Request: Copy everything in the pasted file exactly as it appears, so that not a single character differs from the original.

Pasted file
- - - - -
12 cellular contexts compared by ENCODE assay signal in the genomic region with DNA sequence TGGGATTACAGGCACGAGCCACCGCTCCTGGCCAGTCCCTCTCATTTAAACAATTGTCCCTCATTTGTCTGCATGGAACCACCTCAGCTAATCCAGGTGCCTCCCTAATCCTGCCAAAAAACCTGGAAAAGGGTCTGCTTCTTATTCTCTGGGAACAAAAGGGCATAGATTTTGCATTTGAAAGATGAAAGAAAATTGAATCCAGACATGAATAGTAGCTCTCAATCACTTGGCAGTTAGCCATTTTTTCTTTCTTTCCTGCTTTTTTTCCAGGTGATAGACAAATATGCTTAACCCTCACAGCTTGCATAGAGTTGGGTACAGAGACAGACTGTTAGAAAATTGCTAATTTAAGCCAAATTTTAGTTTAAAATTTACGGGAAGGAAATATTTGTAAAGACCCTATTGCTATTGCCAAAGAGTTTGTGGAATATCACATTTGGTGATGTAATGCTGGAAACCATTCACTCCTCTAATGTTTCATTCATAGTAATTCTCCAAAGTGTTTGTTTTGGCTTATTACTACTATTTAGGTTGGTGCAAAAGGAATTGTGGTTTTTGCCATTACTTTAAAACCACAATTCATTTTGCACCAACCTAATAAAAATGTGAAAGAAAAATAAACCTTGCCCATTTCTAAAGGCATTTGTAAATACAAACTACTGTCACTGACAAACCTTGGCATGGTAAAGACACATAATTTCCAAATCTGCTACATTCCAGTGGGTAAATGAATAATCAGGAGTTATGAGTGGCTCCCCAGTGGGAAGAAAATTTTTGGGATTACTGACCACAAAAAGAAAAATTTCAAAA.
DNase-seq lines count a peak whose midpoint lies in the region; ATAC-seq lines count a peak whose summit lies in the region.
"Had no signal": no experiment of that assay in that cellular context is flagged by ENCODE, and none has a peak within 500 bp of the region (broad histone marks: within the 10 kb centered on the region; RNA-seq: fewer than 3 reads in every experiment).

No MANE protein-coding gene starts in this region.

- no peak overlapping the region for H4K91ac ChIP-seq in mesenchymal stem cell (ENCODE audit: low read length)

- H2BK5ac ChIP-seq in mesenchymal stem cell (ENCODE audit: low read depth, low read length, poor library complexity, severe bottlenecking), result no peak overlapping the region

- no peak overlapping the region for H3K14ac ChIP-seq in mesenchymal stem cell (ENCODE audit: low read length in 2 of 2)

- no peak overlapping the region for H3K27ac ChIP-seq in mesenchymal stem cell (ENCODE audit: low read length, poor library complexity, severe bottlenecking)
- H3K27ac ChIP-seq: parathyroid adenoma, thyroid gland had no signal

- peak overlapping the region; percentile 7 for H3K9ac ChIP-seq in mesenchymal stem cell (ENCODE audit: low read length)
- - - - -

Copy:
12 cellular contexts compared by ENCODE assay signal in the genomic region with DNA sequence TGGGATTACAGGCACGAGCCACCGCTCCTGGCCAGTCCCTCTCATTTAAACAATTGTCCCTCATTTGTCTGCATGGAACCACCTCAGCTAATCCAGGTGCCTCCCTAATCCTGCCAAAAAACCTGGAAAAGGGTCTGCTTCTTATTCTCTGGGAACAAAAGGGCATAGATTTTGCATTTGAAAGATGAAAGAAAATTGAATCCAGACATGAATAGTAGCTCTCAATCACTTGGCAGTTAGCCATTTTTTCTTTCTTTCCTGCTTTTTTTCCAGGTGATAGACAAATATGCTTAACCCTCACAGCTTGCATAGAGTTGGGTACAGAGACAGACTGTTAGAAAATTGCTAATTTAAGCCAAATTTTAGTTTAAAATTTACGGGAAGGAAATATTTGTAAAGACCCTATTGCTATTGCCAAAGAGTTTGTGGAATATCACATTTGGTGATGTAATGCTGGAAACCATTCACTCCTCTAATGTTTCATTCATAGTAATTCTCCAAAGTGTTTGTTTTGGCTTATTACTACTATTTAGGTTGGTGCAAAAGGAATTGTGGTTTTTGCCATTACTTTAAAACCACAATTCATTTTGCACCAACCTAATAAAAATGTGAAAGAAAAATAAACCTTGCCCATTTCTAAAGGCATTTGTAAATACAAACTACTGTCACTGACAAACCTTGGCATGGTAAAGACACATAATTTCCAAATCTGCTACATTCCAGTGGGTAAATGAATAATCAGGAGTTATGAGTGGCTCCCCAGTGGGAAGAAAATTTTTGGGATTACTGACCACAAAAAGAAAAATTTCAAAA.
DNase-seq lines count a peak whose midpoint lies in the region; ATAC-seq lines count a peak whose summit lies in the region.
"Had no signal": no experiment of that assay in that cellular context is flagged by ENCODE, and none has a peak within 500 bp of the region (broad histone marks: within the 10 kb centered on the region; RNA-seq: fewer than 3 reads in every experiment).

No MANE protein-coding gene starts in this region.

- no peak overlapping the region for H4K91ac ChIP-seq in mesenchymal stem cell (ENCODE audit: low read length)

- H2BK5ac ChIP-seq in mesenchymal stem cell (ENCODE audit: low read depth, low read length, poor library complexity, severe bottlenecking), result no peak overlapping the region

- no peak overlapping the region for H3K14ac ChIP-seq in mesenchymal stem cell (ENCODE audit: low read length in 2 of 2)

- no peak overlapping the region for H3K27ac ChIP-seq in mesenchymal stem cell (ENCODE audit: low read length, poor library complexity, severe bottlenecking)
- H3K27ac ChIP-seq: parathyroid adenoma, thyroid gland had no signal

- peak overlapping the region; percentile 7 for H3K9ac ChIP-seq in mesenchymal stem cell (ENCODE audit: low read length)